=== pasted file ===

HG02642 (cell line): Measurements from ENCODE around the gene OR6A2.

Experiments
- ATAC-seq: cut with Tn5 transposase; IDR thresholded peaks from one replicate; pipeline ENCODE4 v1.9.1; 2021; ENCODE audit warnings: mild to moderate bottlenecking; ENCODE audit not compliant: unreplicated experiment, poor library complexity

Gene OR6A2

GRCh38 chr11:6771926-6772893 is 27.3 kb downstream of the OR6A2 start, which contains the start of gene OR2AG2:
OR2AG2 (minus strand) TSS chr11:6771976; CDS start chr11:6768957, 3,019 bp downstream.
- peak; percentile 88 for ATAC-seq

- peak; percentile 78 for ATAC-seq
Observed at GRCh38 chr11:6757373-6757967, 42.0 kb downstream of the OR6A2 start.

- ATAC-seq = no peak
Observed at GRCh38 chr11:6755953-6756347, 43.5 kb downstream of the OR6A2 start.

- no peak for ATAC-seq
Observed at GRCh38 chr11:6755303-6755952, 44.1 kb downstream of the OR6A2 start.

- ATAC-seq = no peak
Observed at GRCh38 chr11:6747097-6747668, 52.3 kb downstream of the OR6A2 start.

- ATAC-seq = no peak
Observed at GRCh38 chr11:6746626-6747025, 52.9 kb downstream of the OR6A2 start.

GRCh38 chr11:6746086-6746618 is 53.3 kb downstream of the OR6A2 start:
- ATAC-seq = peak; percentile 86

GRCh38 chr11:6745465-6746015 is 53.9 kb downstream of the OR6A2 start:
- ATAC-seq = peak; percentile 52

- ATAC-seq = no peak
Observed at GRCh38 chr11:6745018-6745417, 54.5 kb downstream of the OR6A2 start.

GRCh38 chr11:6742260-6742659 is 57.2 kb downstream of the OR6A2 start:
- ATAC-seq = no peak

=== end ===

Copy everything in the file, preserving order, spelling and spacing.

HG02642 (cell line): Measurements from ENCODE around the gene OR6A2.

Experiments
- ATAC-seq: cut with Tn5 transposase; IDR thresholded peaks from one replicate; pipeline ENCODE4 v1.9.1; 2021; ENCODE audit warnings: mild to moderate bottlenecking; ENCODE audit not compliant: unreplicated experiment, poor library complexity

Gene OR6A2

GRCh38 chr11:6771926-6772893 is 27.3 kb downstream of the OR6A2 start, which contains the start of gene OR2AG2:
OR2AG2 (minus strand) TSS chr11:6771976; CDS start chr11:6768957, 3,019 bp downstream.
- peak; percentile 88 for ATAC-seq

- peak; percentile 78 for ATAC-seq
Observed at GRCh38 chr11:6757373-6757967, 42.0 kb downstream of the OR6A2 start.

- ATAC-seq = no peak
Observed at GRCh38 chr11:6755953-6756347, 43.5 kb downstream of the OR6A2 start.

- no peak for ATAC-seq
Observed at GRCh38 chr11:6755303-6755952, 44.1 kb downstream of the OR6A2 start.

- ATAC-seq = no peak
Observed at GRCh38 chr11:6747097-6747668, 52.3 kb downstream of the OR6A2 start.

- ATAC-seq = no peak
Observed at GRCh38 chr11:6746626-6747025, 52.9 kb downstream of the OR6A2 start.

GRCh38 chr11:6746086-6746618 is 53.3 kb downstream of the OR6A2 start:
- ATAC-seq = peak; percentile 86

GRCh38 chr11:6745465-6746015 is 53.9 kb downstream of the OR6A2 start:
- ATAC-seq = peak; percentile 52

- ATAC-seq = no peak
Observed at GRCh38 chr11:6745018-6745417, 54.5 kb downstream of the OR6A2 start.

GRCh38 chr11:6742260-6742659 is 57.2 kb downstream of the OR6A2 start:
- ATAC-seq = no peak